'Weather tax' not necessary but more fair to customers, argues NB Power VP
$3M budgeted each year for storm damage recovery, but has been exceeded 3 times in the last 4 years
NB Power says its request to the Energy and Utilities Board for permission to bill customers separately for "extraordinary" storm damage is not a necessity, but argues it would be more fair to ratepayers who are on the hook for those costs already and don't realize it.
"We're just proposing additional transparency," said Darren Murphy, the chief financial officer and senior vice president, corporate services, under questioning about the proposal during the utility's ongoing rate hearing.
"Today customers bear that risk. What we're talking about is how these costs get collected — not if the costs get collected."
The idea of a storm damage surcharge has been ridiculed by Opposition Progressive Conservatives as a "weather tax," although it originates from a directive given to NB Power seven years ago by the former PC government of David Alward to pay down $1 billion in debt.
$3M budgeted annually for storm damage
NB Power budgets about $3 million per year for storm damage repairs but that amount has been overwhelmed three times in the last four years, driving down the utility's profits and hampering its debt retirement.
NB Power says it spent $10.7 million to repair damage from ice storms in southern New Brunswick over Christmas 2013, $23.1 million to clean up from post-tropical storm Arthur in July 2014 and then another $30 million to deal with ice storms in northeastern New Brunswick in January 2017.
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By comparison, there were no punishing storms this year and repair expenses are almost right on target at $3.2 million.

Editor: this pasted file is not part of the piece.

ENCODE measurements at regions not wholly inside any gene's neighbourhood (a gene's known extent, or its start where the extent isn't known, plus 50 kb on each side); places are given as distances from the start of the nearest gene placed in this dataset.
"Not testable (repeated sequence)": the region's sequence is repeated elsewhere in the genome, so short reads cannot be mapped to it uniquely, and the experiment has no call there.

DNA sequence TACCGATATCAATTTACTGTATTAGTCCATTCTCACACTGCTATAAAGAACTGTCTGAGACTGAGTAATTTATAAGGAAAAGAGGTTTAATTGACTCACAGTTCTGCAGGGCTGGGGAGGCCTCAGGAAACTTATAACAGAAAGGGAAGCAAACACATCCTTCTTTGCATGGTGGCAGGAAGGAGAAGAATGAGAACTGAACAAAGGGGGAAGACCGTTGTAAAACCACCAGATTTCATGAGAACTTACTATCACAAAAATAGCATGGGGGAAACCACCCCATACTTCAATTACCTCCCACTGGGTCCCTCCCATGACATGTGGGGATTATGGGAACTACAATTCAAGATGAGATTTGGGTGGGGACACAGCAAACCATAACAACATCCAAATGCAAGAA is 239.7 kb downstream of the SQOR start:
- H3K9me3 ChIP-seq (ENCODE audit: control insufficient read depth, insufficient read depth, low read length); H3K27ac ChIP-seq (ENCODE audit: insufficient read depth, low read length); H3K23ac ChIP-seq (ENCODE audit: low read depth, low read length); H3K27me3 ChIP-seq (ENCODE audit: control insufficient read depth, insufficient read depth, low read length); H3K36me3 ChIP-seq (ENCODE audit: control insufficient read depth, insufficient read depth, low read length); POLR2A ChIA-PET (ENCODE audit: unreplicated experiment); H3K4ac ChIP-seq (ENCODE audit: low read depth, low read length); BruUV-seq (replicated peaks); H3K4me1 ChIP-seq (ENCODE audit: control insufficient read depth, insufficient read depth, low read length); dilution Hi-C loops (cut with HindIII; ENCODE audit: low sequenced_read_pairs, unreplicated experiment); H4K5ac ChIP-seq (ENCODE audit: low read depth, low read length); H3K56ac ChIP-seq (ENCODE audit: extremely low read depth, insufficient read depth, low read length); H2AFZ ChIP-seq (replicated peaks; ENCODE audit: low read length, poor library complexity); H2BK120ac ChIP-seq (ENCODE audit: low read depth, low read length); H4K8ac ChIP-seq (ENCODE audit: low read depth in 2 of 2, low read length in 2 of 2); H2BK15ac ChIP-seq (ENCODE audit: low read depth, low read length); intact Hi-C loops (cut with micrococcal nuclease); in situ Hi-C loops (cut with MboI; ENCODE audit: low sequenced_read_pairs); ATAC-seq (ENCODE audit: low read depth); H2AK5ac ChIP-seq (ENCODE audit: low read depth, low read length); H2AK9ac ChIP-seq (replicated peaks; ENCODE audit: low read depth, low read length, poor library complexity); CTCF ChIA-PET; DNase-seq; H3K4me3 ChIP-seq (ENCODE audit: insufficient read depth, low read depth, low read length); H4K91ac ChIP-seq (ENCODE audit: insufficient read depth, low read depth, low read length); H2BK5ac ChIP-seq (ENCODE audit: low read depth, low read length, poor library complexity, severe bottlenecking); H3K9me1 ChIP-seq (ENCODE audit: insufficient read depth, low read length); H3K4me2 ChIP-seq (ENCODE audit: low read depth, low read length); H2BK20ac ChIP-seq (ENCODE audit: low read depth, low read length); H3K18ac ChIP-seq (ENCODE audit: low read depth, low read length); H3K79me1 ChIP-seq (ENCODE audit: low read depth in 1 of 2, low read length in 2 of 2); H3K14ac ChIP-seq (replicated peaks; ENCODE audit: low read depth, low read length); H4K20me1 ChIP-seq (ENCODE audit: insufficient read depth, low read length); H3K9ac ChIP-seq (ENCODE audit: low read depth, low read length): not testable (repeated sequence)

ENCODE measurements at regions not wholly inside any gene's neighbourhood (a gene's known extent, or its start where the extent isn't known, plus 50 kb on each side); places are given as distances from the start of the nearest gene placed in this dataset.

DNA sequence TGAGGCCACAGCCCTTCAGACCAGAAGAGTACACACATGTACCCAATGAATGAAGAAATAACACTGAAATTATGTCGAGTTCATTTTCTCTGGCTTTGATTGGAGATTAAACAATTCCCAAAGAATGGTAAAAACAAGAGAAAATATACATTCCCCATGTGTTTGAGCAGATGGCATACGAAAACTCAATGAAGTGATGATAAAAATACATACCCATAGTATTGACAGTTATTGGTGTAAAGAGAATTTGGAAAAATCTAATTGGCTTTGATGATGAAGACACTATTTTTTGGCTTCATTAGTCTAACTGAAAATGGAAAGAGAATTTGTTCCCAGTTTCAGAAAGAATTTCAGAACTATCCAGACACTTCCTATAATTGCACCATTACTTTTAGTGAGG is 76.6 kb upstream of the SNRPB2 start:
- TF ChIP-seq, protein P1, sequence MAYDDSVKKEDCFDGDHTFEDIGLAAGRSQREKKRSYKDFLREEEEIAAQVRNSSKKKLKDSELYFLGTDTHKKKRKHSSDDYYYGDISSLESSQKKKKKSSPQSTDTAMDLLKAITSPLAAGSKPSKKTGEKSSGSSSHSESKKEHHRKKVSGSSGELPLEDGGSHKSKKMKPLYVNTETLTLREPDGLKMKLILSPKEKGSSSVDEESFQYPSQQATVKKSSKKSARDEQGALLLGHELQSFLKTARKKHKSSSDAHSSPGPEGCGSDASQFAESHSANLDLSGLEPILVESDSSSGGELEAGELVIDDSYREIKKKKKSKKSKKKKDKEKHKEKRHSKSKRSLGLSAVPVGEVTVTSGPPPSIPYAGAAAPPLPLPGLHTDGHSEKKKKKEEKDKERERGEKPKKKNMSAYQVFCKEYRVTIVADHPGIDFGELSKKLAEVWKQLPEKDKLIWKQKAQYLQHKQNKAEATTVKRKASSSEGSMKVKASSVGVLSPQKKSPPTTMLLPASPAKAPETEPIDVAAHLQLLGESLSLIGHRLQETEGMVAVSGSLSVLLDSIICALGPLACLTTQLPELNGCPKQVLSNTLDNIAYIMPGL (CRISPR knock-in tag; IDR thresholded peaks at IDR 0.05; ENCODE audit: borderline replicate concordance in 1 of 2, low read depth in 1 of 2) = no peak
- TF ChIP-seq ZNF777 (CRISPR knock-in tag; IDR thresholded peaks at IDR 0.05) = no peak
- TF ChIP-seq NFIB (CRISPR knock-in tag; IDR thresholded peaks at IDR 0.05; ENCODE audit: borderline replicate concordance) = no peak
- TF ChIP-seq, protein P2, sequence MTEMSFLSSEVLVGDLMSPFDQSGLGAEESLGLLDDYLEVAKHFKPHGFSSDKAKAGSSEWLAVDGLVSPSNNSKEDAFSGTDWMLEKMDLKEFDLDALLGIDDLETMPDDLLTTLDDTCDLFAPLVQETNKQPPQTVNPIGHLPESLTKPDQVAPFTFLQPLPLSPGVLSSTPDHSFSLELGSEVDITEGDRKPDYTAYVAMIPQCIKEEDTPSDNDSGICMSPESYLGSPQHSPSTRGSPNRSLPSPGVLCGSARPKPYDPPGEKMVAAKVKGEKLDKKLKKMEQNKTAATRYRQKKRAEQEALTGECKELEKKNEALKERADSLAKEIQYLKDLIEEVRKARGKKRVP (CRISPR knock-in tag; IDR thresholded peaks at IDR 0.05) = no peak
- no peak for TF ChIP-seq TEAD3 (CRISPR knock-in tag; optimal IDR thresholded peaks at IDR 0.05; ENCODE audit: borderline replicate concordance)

In a back and forth exchange for more than an hour late Tuesday afternoon, Murphy told JD Irving Ltd. lawyer Christopher Stewart that big storms are hard to budget for but have to be financed somehow as NB Power is required by the province to generate profits large enough to significantly cut its debt.
"We have not come up with an effective way to estimate them," said Murphy of big weather events. "But the costs are customer costs. The restoration activity, all those things are customer costs."
Direct charge more precise
Murphy claimed charging directly for significant storm damage is a more precise way to cope with a large one-time expense than raising power rates generally, because sagging profits caused by storms might only be a temporary problem.
"There are alternatives to accomplishing the same end," acknowledged Murphy. "In some other utilities they would put a larger (storm damage) estimate in (their budget) and that would be part of the customer's bill.
"We're just proposing something a little bit different. We're talking about letting the cost incur first and then being able to collect."
Stewart pointed out that all other utilities allowed to charge separately for extraordinary storm damage are regulated differently than NB Power, without annual rate hearings. And he noted NB Power has been able to deal with other more significant unexpected financial problems without controversy — like poor performance at the Point Lepreau nuclear plant — by making slight adjustments in its long range rate plan.
Increase comes after profit disappointment
This year, NB Power increased its planned rate hike for 2023 from one per cent to two per cent to move its 10-year debt reduction plan back on target after a number of recent profit disappointments.
Murphy conceded that can be done again in the future to deal with major unexpected storm damage if the EUB ultimately rejects the idea of billing customers separately.
"Some of the alternatives we would have looked at is not changing anything, continue doing what we're doing today," said Murphy.